It is understood that the subject of this JSR is already being addressed by Open Source projects and products from different vendors. The Objective of this JSR is to create a standard for Java Portal Applications, which will help unifying a fragmented area. The expert group will ensure this specification draws appropriately from such projects and products.

    2.2 What is the target Java platform? (i.e., desktop, server, personal, embedded, card, etc.)

    A JavaTM extension for the J2EE 1.4 platform.

    2.3 What need of the Java community will be addressed by the proposed specification?

    This specification will establish a standard API for creating Portlets, thus avoiding locking in Portal developers in a specific implementation and allowing Portlets developers to reach a wider audience while reducing their development efforts.

    2.4 Why isn't this need met by existing specifications?

    While the Servlet/JSP specifications define an include mechanism for aggregating Servlets and JSPs, they do not define the Desktop metaphor where this aggregation happens. Neither the Servlet/JSP specifications define the possible states and transitions of an included Servlet or JSP, or how the state of one Servlet or JSP affects the display of the other included Servlets or JSPs. In addition, The Servlet/JSP specifications do not define a personalization interface or the idea of persisting the personalization information.

    The JavaTM Server Faces (JSR 127) aims to define a standard, MVC based, Web GUI framework focusing on the UI components (input fields, lists, buttons, etc.) and their event model. However, it does not address aggregation, security and personalization.

    2.5 Please give a short description of the underlying technology or technologies:

    The JavaTM Portlet specification will be designed leveraging the following technologies: XML, JAXP, Java Servlet/JSP, JAAS and other J2EE technologies.

    For example, JavaTM Server Faces could be used by a Portlet developer to render the Portlet's content. In addition, JavaTM Server Faces could be used by a Portal vendor to implement the rendering of the Portal desktop. For a description of the JavaTM Portlet technology, refer to section 2.1.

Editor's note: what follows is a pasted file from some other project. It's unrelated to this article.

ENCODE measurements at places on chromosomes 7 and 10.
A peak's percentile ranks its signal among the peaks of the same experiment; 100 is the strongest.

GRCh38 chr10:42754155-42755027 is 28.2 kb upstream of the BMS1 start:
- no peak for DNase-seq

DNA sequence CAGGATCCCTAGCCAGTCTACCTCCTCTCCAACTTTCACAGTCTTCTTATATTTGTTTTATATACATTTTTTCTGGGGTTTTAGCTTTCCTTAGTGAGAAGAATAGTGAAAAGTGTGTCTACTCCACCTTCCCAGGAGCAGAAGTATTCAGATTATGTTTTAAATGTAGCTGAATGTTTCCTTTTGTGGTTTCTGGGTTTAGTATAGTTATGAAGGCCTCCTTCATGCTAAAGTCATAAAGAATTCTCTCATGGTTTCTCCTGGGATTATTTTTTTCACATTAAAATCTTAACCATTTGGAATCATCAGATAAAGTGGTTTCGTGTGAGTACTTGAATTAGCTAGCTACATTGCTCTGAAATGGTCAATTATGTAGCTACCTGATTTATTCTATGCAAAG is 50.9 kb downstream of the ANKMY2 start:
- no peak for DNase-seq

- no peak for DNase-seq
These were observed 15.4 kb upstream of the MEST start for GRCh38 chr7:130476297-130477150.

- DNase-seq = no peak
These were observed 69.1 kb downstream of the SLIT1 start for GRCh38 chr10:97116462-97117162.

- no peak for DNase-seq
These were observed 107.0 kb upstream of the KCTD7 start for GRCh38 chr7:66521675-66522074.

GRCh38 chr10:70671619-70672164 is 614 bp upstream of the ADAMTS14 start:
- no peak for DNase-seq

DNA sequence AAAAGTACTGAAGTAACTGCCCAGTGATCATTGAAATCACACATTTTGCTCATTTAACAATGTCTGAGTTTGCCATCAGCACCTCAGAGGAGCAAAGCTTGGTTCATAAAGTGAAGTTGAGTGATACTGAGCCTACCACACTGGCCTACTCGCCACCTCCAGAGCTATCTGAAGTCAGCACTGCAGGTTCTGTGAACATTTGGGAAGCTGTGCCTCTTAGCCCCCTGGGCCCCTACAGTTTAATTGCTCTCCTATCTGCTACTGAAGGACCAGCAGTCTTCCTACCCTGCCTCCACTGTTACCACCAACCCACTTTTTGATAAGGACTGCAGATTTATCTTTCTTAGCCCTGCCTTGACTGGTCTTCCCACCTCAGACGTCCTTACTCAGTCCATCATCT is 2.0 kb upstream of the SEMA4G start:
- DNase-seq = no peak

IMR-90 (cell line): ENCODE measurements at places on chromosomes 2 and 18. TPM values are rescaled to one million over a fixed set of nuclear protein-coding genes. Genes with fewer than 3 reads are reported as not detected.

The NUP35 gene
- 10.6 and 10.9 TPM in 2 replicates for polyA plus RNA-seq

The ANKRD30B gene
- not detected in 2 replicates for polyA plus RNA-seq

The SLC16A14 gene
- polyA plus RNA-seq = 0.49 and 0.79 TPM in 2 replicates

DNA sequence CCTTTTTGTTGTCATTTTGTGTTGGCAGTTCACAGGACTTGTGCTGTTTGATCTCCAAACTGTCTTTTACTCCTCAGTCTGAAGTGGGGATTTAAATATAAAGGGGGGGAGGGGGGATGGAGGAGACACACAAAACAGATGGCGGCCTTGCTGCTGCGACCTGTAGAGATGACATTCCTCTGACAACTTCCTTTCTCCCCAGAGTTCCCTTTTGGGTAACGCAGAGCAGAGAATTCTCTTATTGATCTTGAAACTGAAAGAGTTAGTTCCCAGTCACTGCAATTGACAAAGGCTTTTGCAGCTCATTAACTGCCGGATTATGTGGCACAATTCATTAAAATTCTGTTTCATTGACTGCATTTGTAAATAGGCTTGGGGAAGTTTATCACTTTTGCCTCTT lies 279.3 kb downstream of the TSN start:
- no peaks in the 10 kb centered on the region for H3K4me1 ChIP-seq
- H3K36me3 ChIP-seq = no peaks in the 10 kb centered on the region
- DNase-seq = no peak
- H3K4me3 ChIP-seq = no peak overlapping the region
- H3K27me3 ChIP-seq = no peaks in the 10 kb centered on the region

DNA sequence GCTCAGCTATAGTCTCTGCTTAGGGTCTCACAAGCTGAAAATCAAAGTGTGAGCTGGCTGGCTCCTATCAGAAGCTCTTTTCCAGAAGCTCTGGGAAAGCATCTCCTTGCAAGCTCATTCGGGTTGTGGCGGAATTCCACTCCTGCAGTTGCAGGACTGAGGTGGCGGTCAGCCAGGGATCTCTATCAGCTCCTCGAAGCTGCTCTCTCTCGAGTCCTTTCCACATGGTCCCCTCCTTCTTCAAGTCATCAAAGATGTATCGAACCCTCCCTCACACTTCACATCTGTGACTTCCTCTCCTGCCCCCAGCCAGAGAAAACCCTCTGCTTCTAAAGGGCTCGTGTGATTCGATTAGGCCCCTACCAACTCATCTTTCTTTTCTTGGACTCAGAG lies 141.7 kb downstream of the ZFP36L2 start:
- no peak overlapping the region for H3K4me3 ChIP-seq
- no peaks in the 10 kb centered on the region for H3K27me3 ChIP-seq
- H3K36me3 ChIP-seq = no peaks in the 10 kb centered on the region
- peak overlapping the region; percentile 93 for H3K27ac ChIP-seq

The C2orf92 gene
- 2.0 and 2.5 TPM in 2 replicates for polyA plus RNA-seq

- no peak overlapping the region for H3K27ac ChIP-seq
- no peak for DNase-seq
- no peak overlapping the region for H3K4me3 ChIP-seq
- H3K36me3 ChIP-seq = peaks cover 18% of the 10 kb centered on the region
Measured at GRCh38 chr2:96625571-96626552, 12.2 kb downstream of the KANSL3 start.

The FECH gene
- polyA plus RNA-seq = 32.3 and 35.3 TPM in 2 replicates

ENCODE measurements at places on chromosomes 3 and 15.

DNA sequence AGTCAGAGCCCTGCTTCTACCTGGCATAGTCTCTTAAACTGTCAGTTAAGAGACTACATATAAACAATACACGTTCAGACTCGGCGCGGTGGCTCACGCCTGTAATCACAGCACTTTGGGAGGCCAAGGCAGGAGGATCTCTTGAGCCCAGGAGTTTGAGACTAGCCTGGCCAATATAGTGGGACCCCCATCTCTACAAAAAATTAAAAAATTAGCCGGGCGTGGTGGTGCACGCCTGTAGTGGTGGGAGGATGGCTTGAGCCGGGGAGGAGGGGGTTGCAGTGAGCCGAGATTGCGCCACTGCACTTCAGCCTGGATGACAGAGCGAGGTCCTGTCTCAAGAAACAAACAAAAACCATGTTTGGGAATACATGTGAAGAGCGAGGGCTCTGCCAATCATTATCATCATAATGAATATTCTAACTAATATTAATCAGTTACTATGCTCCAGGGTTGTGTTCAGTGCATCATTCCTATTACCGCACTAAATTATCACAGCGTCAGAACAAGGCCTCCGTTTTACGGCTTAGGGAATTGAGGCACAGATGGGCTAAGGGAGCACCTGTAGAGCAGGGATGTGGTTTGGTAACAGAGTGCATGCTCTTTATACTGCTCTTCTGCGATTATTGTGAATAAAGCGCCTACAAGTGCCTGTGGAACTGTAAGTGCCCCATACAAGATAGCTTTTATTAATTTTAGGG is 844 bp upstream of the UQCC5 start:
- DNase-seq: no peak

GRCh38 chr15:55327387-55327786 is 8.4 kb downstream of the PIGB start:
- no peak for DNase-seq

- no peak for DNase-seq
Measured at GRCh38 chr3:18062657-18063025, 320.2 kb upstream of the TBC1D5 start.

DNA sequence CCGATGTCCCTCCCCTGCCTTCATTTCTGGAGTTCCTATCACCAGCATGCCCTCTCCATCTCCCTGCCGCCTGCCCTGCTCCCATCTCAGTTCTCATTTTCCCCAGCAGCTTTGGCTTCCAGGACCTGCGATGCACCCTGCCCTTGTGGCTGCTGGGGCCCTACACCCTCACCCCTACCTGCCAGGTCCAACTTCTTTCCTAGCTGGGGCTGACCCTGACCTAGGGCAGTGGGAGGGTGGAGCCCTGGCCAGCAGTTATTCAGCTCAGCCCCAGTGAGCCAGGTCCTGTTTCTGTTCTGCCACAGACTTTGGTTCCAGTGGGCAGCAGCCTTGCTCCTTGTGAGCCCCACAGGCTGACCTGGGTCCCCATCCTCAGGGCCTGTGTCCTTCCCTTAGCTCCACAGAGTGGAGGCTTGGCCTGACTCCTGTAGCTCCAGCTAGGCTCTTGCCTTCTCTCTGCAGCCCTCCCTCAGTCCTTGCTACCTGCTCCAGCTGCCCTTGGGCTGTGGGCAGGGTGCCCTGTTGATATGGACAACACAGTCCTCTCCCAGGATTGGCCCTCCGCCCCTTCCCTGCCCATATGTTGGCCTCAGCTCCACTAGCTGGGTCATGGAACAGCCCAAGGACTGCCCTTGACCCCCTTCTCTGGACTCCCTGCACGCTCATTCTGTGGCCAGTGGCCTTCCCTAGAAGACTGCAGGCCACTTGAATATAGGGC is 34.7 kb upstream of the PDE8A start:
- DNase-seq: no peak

2.6 Is there a proposed package name for the API Specification? (i.e., javapi.something, org.something, etc.)


    2.7 Does the proposed specification have any dependencies on specific operating systems, CPUs, or I/O devices that you know of?


    2.8 Are there any security issues that cannot be addressed by the current security model?


    2.9 Are there any internationalization or localization issues?

    Yes. APIs and descriptors to support internationalization and localization are a fundamental design goal of this JSR.

    2.10 Are there any existing specifications that might be rendered obsolete, deprecated, or in need of revision as a result of this work?


    2.11 Please describe the anticipated schedule for the development of this specification.

    To be determined by the expert group, initial target is December 2002.

    2.12 Please describe the anticipated working model for the Expert Group working on developing this specification.

    We anticipate a mixture of mailing list and occasional face to face or teleconference meetings.

    Section 3: Contributions

    3.1 Please list any existing documents, specifications, or implementations that describe the technology. Please include links to the documents if they are publicly available.

    Different implementations are available today, the following list enumerates some of them:

    Apache Software Foundation: Jakarta JetSpeed 1.3

    BEA: Web Logic Portal 4.0

    IBM: WebSphere Portal 1.2

    iPlanet: iPlanet Portal Server 3.0

    Oracle: Oracle 9i Portal

    3.2 Explanation of how these items might be used as a starting point for the work.

    They will be useful for gathering features and evaluating the effectiveness and shortcoming of each implementation.